Is a lighthouse just a lighthouse?
The contribution of background or content knowledge to reading comprehension is becoming better understood (see for example, here, here, here, and here) and there are long-standing concerns about persistent differences in literacy levels among rural and metro students, and Indigenous and non-Indigenous students.
Put these things together and you have the basis for an important experimental question: Would students in a rural area with a relatively high Indigenous population perform better on reading comprehension assessments if they were likely to be familiar with the content?
By Nicola Bell
Research that informs our collective understanding of literacy development is not conducted within one field of science. This is tricky, because it means that researchers working in different areas aren’t necessarily speaking the same language. As such, it’s not always obvious how various strands of evidence are woven together to form a coherent picture of the ‘science of reading’.
So, let’s get detangling. What exactly do people investigate to answer questions related to literacy development?
Emeritus Professor Max Coltheart has prepared a letter to ACARA on behalf of the members of the Developmental Disorders of Language and Literacy (DDoLL) network, a group of reading researchers, cognitive scientists, teachers, principals, speech pathologists, linguists, and specialist practitioners who are concerned about effective instruction and intervention for all students.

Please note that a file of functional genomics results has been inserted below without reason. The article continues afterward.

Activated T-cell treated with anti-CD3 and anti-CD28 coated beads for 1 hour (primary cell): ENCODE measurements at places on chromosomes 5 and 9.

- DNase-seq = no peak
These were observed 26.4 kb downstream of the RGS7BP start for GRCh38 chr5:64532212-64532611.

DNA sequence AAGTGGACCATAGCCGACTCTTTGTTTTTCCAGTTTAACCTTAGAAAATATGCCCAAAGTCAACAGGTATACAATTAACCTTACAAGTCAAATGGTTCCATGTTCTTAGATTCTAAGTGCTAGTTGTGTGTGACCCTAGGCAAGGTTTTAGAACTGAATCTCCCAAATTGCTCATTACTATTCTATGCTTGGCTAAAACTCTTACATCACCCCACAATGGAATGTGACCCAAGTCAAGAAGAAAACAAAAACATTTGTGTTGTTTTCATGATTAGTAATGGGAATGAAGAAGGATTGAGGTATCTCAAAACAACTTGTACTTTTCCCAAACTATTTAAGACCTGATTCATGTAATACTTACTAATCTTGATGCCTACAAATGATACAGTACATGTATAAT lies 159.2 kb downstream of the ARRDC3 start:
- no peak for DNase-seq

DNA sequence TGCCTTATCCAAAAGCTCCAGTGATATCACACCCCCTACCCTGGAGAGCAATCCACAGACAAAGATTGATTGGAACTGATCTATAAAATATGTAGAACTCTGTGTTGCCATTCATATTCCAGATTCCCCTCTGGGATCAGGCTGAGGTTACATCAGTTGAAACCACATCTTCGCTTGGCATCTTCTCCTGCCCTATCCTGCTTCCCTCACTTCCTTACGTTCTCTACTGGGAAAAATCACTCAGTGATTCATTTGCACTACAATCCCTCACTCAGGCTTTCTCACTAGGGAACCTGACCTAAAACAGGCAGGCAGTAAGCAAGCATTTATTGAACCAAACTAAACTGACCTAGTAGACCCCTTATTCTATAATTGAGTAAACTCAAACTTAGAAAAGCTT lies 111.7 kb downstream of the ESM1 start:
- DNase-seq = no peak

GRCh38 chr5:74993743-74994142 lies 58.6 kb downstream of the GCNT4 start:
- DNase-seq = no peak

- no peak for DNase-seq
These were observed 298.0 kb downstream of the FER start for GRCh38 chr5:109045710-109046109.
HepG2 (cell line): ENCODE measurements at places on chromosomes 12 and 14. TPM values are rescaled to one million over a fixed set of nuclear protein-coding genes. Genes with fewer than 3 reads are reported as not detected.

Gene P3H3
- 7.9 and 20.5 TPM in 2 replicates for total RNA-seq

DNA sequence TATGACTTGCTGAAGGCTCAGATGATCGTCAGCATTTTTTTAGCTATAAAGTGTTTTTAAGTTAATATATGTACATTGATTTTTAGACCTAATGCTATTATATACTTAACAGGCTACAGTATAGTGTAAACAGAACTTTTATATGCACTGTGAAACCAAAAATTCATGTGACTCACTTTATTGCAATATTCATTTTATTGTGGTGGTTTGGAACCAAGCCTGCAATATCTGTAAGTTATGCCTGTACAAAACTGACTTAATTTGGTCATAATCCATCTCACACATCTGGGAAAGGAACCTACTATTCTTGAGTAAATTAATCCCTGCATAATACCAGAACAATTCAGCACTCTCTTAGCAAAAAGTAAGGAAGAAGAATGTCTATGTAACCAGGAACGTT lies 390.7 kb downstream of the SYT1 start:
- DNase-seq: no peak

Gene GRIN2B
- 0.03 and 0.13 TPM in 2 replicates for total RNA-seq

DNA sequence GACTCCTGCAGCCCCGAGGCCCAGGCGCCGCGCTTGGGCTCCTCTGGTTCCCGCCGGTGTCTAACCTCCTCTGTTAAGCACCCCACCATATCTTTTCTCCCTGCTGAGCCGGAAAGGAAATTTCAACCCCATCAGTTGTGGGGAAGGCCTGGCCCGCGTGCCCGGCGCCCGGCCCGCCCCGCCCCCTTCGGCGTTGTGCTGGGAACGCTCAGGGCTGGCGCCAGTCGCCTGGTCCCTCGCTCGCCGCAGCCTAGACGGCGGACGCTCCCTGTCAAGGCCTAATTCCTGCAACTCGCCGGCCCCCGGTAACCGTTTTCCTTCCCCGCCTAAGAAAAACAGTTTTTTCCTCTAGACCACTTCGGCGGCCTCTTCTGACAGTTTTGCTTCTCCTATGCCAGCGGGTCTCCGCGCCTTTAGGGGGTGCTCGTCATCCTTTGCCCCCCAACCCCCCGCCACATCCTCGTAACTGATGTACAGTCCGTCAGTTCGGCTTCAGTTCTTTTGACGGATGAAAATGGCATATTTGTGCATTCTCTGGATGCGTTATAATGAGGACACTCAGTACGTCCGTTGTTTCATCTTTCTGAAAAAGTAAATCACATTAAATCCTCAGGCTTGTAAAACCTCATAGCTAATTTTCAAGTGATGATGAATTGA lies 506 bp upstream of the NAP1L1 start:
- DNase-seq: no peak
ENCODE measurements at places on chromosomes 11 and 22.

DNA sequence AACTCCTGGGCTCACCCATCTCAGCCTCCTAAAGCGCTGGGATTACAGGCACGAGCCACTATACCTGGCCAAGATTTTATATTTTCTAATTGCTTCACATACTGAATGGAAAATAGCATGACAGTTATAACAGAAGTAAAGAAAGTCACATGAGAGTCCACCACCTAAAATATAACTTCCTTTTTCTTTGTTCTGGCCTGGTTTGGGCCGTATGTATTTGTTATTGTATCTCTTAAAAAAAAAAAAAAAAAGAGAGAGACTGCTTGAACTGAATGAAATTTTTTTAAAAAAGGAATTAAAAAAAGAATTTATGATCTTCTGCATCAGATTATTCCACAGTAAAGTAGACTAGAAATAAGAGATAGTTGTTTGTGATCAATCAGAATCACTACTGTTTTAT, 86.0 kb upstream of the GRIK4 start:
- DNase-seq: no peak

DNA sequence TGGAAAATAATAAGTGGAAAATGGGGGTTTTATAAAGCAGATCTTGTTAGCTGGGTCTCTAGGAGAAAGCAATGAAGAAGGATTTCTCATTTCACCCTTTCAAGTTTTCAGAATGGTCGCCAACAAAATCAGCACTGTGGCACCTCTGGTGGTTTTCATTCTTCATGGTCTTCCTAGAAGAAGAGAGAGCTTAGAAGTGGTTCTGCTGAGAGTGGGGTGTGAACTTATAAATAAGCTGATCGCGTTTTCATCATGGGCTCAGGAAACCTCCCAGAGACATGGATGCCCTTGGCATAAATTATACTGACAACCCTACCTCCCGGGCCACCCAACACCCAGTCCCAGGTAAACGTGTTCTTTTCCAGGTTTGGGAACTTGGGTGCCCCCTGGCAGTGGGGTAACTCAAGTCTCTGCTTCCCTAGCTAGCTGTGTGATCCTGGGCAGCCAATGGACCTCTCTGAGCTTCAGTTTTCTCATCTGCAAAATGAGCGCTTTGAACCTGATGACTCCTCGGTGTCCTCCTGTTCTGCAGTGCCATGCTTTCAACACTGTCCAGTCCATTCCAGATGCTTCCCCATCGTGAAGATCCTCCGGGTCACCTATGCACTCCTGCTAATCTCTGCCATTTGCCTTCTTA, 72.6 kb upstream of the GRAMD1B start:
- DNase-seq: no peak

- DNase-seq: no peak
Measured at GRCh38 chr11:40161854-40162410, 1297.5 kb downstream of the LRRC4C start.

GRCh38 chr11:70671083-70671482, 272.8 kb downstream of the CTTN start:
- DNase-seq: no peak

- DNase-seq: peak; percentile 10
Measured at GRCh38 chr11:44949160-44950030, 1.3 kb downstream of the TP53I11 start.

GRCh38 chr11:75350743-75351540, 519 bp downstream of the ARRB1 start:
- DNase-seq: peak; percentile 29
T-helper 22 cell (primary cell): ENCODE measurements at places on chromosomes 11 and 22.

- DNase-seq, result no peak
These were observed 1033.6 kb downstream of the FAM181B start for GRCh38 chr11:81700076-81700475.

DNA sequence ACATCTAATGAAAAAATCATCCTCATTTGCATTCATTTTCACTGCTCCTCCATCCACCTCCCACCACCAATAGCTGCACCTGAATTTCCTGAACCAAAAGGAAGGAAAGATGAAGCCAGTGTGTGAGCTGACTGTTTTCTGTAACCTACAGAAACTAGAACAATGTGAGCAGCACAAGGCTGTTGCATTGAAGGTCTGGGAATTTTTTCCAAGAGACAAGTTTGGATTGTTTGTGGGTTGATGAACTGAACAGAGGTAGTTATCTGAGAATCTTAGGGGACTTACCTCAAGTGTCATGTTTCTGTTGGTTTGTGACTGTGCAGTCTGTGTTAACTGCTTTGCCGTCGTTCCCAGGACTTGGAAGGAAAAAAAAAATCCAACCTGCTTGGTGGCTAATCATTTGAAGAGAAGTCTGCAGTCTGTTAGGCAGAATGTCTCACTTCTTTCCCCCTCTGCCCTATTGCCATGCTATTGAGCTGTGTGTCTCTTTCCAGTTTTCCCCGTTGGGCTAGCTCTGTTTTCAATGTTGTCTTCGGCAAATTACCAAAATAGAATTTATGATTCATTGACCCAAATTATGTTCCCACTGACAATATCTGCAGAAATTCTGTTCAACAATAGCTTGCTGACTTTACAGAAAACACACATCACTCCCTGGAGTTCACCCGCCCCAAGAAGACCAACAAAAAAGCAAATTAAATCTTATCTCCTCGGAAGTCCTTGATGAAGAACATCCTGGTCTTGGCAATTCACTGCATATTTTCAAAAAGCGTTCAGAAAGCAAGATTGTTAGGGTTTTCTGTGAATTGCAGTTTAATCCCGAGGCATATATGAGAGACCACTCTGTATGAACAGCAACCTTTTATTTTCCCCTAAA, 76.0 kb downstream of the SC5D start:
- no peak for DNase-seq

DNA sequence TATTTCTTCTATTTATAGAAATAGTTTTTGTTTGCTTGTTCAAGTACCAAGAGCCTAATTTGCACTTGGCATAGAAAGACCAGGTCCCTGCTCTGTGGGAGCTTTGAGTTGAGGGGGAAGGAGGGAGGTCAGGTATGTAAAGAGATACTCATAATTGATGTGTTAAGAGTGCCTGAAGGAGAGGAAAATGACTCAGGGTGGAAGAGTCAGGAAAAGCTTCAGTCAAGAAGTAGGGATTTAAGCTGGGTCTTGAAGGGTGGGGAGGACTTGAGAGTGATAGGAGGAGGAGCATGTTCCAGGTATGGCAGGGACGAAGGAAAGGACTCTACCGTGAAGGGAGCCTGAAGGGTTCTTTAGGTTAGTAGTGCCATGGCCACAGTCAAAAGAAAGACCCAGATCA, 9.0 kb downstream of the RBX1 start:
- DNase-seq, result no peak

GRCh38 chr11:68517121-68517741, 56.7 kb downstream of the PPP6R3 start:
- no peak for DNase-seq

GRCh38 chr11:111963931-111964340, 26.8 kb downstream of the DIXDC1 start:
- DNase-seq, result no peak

The letter is published here and reproduced below. If you would like to support this letter by adding your name to the list of signatories, please send an email to <http://www.privatedaddy.com/?q=MB59EjMEWXwpKkJILyN7cm8YGQtaInxNNTJGTQ-3D-3D_1001>
Other organisations and networks have distributed similar letters or encouraged their members to support the DDoLL letter. Please sign only one version.
By Jennifer Buckingham
In the same week that federal education minister Alan Tudge reiterated his aspiration to take Australia back to the top of the international school education rankings, pointing to improved results in the United Kingdom and Poland for inspiration, the Australian Curriculum Assessment and Reporting Authority (ACARA) has drawn its inspiration from elsewhere and released a proposed revision of the Australian Curriculum that doesn’t seem likely to move Australian schools in the desired direction of travel.